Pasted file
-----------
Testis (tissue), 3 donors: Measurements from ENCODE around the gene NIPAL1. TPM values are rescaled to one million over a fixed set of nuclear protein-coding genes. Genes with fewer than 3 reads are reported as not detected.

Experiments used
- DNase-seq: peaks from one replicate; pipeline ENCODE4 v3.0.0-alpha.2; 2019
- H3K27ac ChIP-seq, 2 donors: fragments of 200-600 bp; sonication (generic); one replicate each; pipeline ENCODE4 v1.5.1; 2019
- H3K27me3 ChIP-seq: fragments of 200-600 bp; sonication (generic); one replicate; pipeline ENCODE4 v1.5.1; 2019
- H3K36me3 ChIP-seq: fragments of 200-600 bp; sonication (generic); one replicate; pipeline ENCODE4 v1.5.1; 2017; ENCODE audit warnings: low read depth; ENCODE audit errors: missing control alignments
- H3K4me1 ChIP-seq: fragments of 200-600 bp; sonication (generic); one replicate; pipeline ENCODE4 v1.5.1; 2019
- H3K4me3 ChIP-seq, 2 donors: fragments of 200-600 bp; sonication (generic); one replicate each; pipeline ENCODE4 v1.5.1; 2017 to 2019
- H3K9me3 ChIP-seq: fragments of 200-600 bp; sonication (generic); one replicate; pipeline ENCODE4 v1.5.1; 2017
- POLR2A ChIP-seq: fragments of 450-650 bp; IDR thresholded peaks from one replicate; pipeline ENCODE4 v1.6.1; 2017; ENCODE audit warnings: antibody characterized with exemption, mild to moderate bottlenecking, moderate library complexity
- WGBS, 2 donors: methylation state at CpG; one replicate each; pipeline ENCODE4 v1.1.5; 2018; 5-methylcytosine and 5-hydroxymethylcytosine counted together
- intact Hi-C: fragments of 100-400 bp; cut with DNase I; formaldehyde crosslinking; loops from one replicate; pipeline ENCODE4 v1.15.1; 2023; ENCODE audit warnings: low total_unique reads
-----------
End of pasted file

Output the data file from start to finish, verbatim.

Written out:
Testis (tissue), 3 donors: Measurements from ENCODE around the gene NIPAL1. TPM values are rescaled to one million over a fixed set of nuclear protein-coding genes. Genes with fewer than 3 reads are reported as not detected.

Experiments used
- DNase-seq: peaks from one replicate; pipeline ENCODE4 v3.0.0-alpha.2; 2019
- H3K27ac ChIP-seq, 2 donors: fragments of 200-600 bp; sonication (generic); one replicate each; pipeline ENCODE4 v1.5.1; 2019
- H3K27me3 ChIP-seq: fragments of 200-600 bp; sonication (generic); one replicate; pipeline ENCODE4 v1.5.1; 2019
- H3K36me3 ChIP-seq: fragments of 200-600 bp; sonication (generic); one replicate; pipeline ENCODE4 v1.5.1; 2017; ENCODE audit warnings: low read depth; ENCODE audit errors: missing control alignments
- H3K4me1 ChIP-seq: fragments of 200-600 bp; sonication (generic); one replicate; pipeline ENCODE4 v1.5.1; 2019
- H3K4me3 ChIP-seq, 2 donors: fragments of 200-600 bp; sonication (generic); one replicate each; pipeline ENCODE4 v1.5.1; 2017 to 2019
- H3K9me3 ChIP-seq: fragments of 200-600 bp; sonication (generic); one replicate; pipeline ENCODE4 v1.5.1; 2017
- POLR2A ChIP-seq: fragments of 450-650 bp; IDR thresholded peaks from one replicate; pipeline ENCODE4 v1.6.1; 2017; ENCODE audit warnings: antibody characterized with exemption, mild to moderate bottlenecking, moderate library complexity
- WGBS, 2 donors: methylation state at CpG; one replicate each; pipeline ENCODE4 v1.1.5; 2018; 5-methylcytosine and 5-hydroxymethylcytosine counted together
- intact Hi-C: fragments of 100-400 bp; cut with DNase I; formaldehyde crosslinking; loops from one replicate; pipeline ENCODE4 v1.15.1; 2023; ENCODE audit warnings: low total_unique reads